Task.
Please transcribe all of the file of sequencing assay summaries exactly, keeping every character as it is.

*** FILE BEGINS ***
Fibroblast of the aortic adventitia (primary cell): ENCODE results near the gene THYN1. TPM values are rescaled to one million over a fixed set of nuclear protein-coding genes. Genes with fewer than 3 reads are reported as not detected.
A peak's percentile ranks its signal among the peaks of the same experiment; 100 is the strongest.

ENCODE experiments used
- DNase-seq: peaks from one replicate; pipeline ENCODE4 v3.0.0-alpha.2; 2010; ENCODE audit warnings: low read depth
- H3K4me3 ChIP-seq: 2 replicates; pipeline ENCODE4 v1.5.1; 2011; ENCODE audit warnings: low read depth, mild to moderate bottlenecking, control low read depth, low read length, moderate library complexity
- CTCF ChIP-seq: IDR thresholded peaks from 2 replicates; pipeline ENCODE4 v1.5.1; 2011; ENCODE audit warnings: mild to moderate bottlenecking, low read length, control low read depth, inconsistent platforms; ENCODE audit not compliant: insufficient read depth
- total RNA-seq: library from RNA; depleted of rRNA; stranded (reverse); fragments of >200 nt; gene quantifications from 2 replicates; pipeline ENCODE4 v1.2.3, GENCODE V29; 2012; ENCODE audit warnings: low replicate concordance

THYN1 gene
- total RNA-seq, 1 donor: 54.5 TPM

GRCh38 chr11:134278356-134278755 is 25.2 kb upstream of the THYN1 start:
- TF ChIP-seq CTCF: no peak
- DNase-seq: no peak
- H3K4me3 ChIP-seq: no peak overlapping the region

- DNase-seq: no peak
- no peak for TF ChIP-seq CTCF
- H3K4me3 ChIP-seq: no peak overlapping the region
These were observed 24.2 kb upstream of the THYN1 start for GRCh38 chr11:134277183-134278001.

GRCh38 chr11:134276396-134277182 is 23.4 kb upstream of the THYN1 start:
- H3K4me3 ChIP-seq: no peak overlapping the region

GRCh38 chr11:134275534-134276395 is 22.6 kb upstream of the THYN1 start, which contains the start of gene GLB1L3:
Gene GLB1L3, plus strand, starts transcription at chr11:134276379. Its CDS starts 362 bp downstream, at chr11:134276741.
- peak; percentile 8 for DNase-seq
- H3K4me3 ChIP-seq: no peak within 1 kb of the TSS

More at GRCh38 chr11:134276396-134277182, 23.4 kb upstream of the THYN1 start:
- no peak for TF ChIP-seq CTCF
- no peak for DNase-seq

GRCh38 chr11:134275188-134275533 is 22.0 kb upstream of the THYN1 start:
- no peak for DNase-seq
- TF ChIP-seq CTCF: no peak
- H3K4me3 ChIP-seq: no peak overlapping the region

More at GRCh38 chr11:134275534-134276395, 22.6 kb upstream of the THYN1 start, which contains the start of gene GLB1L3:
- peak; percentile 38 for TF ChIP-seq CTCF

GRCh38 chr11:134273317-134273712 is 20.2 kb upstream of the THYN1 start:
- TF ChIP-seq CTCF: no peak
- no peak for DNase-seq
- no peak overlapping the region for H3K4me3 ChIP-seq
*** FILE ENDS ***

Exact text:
Fibroblast of the aortic adventitia (primary cell): ENCODE results near the gene THYN1. TPM values are rescaled to one million over a fixed set of nuclear protein-coding genes. Genes with fewer than 3 reads are reported as not detected.
A peak's percentile ranks its signal among the peaks of the same experiment; 100 is the strongest.

ENCODE experiments used
- DNase-seq: peaks from one replicate; pipeline ENCODE4 v3.0.0-alpha.2; 2010; ENCODE audit warnings: low read depth
- H3K4me3 ChIP-seq: 2 replicates; pipeline ENCODE4 v1.5.1; 2011; ENCODE audit warnings: low read depth, mild to moderate bottlenecking, control low read depth, low read length, moderate library complexity
- CTCF ChIP-seq: IDR thresholded peaks from 2 replicates; pipeline ENCODE4 v1.5.1; 2011; ENCODE audit warnings: mild to moderate bottlenecking, low read length, control low read depth, inconsistent platforms; ENCODE audit not compliant: insufficient read depth
- total RNA-seq: library from RNA; depleted of rRNA; stranded (reverse); fragments of >200 nt; gene quantifications from 2 replicates; pipeline ENCODE4 v1.2.3, GENCODE V29; 2012; ENCODE audit warnings: low replicate concordance

THYN1 gene
- total RNA-seq, 1 donor: 54.5 TPM

GRCh38 chr11:134278356-134278755 is 25.2 kb upstream of the THYN1 start:
- TF ChIP-seq CTCF: no peak
- DNase-seq: no peak
- H3K4me3 ChIP-seq: no peak overlapping the region

- DNase-seq: no peak
- no peak for TF ChIP-seq CTCF
- H3K4me3 ChIP-seq: no peak overlapping the region
These were observed 24.2 kb upstream of the THYN1 start for GRCh38 chr11:134277183-134278001.

GRCh38 chr11:134276396-134277182 is 23.4 kb upstream of the THYN1 start:
- H3K4me3 ChIP-seq: no peak overlapping the region

GRCh38 chr11:134275534-134276395 is 22.6 kb upstream of the THYN1 start, which contains the start of gene GLB1L3:
Gene GLB1L3, plus strand, starts transcription at chr11:134276379. Its CDS starts 362 bp downstream, at chr11:134276741.
- peak; percentile 8 for DNase-seq
- H3K4me3 ChIP-seq: no peak within 1 kb of the TSS

More at GRCh38 chr11:134276396-134277182, 23.4 kb upstream of the THYN1 start:
- no peak for TF ChIP-seq CTCF
- no peak for DNase-seq

GRCh38 chr11:134275188-134275533 is 22.0 kb upstream of the THYN1 start:
- no peak for DNase-seq
- TF ChIP-seq CTCF: no peak
- H3K4me3 ChIP-seq: no peak overlapping the region

More at GRCh38 chr11:134275534-134276395, 22.6 kb upstream of the THYN1 start, which contains the start of gene GLB1L3:
- peak; percentile 38 for TF ChIP-seq CTCF

GRCh38 chr11:134273317-134273712 is 20.2 kb upstream of the THYN1 start:
- TF ChIP-seq CTCF: no peak
- no peak for DNase-seq
- no peak overlapping the region for H3K4me3 ChIP-seq